A recently published article by behavioral scientist, Clay Routledge, points out an alarming increase (25 percent) in suicides over the last 19 years, which applies across ethnic and racial lines. The question that plagues him is why? This is not the first time this exact issue has been raised.

The year 1880 was witness to a similar upturn in suicides in Europe, so much so that scientist, Emile Durkheim, spent years doing research to answer the identical question Dr. Routledge asks in 2018.

Durkheim’s task was not an easy one. The decision to end one’s life is profoundly personal. I imagine if one were able to interview each person right before their fateful moment, each individual would point to their own particular circumstances. Nonetheless, I think we can confidently speculate that a crisis in a person’s financial, romantic, or family life would be commonplace.

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Durkheim believed that he could find an answer on a sociological level by carefully examining the data. Amazingly, he was able to establish that religion played a huge role but not in the way you might think. The greatest number of suicides per capita occurred in primarily Protestant nations, while the lowest rates were in the predominantly Catholic countries.

His data revealed that the stark differences in the suicide rate was not a product of theological differences but rather a function of the greater integration of Catholics into their familial and institutional structures. Catholics experienced a greater sense of comfort from being in their group and a diminished sense of alienation.

In the end, Durkheim published his groundbreaking masterpiece, “Suicide.” In it, he lays out what he calls “social facts.” Social facts are sociological building blocks that scientists can allude to as they observe and categorize our behavior on a societal level. He claims it consists of two elements. First, it comprises a way of acting, thinking and feeling that is imposed from the outside. As a result, we develop habits that conform to the demands of society. Second, there are consequences for not abiding by these social “norms.” The net result of Durkheim’s thorough analysis was so revolutionary that it is recognized as the beginning of sociology.

Routledge sees the current dramatic uptick in suicides as part of a crisis in meaningfulness. He believes that recent changes in American society have led to a greater sense of detachment and a concurrent weaker sense of belonging, all of which has led to what he terms “an existential crisis.”

Routledge explains that this sense of detachment is contributing to an increasingly acerbic political climate. When presented with ideas that threaten our already held beliefs, we respond not with openness but with an increased bias. He points out that by cementing our previously held beliefs, we somehow find the belonging and comfort we so desperately yearn for.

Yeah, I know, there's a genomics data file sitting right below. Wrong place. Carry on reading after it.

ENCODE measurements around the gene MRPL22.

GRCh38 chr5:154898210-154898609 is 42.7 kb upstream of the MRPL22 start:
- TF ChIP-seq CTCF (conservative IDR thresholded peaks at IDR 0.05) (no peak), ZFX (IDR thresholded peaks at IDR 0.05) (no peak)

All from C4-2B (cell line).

At the core of our despair is our deep-seated realization that “we and everyone we care about will age, become frailer and die. We recognize that life is uncertain. Life has forced us to finally and fundamentally appreciate that pain and sorrow are part of our destiny. Inevitably we ask the age old question: What is the point of it all?” Routledge further laments the fact that the old pillars of emotional support, the neighborhood, the family, and religion are all on the decline. This has left a void in our hearts with the unsurprising feeling that life is meaningless.

This observation is nothing new. Philosopher, author, nihilist and existentialist, Albert Camus, believed that all we could do is realize that the game of life is absurd. From an objective standpoint, Camus asserts that life has no “meaning” but suggests that we should look at it differently. He gives the example of the myth of Sisyphus—a man who is cursed by the gods to endlessly roll a rock up a hill, only to have it fall down once it reaches the top. Even Sisyphus, argues Camus, can decide to find meaning in rolling the rock up the hill and actually take joy in it, despite its absurdity.

The issue addressed here is not the most important philosophical question ever asked: what is the meaning of life? The question asked here is how we, as a species, are coping with the brute fact of our morality and find meaning in our lives. An examination of Routledge and Camus point out a critical distinction on where we can find relief to soften our vision of our inevitable demise. Routledge laments the disintegration of outside forces in providing the very comfort we need while Camus believes we can choose to find meaning in whatever we want. We can, for example, dedicate ourselves to accomplishing goals, fulfilling desires, obtaining or promoting virtues and in that way find the soothing meaning that we so desperately seek.

I once again refer to one of my favorite authors, Viktor Frankl, who said it best in his 1946 book, “Man’s Search for Meaning,” when he observed: “We must never forget that we may also find meaning in life when confronted with a hopeless situation, when facing a fate that cannot be changed. For what then matters is to bear witness to the uniquely human potential at its best, which is to transform a personal tragedy into triumph, to turn one’s predicament into a human achievement.”

All of us, at one time or another, experience suffering at the hands of life’s twists and turns. Although despair would seem like a logical response, Frankl would disagree: “There are situations in which one is cut off from the opportunity to do one’s work or enjoy one’s life; but what can never be ruled out is the unavoidability of suffering. In accepting this challenge to suffer bravely, life has a meaning up to the last moment, and it retains its meaning literally to the end.” For Frankl, life’s meaning can be found in dedicating one’s life to the wellbeing of others. In 2018, that sentiment is needed more than ever.